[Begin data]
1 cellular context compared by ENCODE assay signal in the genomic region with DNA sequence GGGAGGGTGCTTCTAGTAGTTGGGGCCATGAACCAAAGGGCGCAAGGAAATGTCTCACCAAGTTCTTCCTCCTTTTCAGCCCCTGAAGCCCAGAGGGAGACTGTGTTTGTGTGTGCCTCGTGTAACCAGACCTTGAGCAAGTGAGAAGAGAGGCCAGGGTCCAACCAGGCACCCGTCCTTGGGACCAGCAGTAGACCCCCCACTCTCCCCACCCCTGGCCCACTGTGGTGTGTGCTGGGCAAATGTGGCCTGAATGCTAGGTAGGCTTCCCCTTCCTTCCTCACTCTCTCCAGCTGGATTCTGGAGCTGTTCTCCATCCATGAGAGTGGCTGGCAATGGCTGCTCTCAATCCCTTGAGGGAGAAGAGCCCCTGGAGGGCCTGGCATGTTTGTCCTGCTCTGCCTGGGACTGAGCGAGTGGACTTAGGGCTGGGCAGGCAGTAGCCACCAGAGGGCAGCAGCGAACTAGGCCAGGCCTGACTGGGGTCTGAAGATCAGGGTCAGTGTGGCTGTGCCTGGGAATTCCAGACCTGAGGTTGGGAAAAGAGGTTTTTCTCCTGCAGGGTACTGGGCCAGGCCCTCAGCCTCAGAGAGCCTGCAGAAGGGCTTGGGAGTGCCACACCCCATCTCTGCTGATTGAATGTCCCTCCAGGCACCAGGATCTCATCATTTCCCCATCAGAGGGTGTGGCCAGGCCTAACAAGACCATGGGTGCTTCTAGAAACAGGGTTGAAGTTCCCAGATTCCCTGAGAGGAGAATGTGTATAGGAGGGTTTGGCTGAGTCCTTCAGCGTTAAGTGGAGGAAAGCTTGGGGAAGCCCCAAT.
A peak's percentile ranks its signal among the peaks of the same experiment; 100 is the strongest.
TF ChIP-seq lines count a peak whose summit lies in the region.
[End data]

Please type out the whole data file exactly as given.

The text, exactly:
1 cellular context compared by ENCODE assay signal in the genomic region with DNA sequence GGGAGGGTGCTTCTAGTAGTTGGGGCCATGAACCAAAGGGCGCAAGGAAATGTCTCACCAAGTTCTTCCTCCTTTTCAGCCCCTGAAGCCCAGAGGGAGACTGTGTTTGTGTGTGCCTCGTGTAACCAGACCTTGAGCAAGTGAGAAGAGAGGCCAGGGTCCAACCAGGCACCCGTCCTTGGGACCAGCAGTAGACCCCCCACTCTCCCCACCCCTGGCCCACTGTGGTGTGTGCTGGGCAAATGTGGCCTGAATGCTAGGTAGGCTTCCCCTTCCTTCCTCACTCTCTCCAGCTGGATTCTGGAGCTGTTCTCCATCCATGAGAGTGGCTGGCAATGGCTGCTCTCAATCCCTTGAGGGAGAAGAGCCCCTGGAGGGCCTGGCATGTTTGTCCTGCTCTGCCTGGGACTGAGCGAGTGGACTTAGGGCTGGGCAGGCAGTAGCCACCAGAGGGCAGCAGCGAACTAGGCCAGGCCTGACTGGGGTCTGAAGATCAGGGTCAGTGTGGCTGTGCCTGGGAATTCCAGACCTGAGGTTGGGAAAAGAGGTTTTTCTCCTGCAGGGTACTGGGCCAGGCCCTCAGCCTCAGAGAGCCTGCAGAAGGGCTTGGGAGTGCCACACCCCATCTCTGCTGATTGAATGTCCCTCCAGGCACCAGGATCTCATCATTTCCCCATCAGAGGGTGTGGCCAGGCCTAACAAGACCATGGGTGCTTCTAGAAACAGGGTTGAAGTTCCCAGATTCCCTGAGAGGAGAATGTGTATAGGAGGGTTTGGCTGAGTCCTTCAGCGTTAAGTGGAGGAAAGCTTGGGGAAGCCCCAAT.
A peak's percentile ranks its signal among the peaks of the same experiment; 100 is the strongest.
TF ChIP-seq lines count a peak whose summit lies in the region.